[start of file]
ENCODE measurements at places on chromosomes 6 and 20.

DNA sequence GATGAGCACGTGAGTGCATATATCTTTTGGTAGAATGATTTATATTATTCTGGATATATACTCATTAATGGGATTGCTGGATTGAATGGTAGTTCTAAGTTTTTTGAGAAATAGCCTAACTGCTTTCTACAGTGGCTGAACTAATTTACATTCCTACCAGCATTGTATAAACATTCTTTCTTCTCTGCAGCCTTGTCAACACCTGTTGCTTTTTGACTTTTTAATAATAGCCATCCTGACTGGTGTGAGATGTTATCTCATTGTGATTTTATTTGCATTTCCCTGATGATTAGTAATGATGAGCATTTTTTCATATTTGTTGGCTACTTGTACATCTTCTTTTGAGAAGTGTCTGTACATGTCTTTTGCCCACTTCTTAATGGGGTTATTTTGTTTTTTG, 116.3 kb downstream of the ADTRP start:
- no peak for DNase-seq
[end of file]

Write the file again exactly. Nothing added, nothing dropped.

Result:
ENCODE measurements at places on chromosomes 6 and 20.

DNA sequence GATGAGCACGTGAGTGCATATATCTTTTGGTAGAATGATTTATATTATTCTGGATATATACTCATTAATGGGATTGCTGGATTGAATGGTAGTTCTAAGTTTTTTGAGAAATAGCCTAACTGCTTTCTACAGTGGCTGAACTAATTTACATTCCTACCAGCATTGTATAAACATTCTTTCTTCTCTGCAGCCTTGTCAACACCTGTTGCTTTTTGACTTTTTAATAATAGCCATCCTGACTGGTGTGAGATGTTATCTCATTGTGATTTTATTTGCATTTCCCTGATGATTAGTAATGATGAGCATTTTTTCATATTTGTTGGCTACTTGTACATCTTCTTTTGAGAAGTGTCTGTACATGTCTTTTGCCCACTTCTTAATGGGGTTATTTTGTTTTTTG, 116.3 kb downstream of the ADTRP start:
- no peak for DNase-seq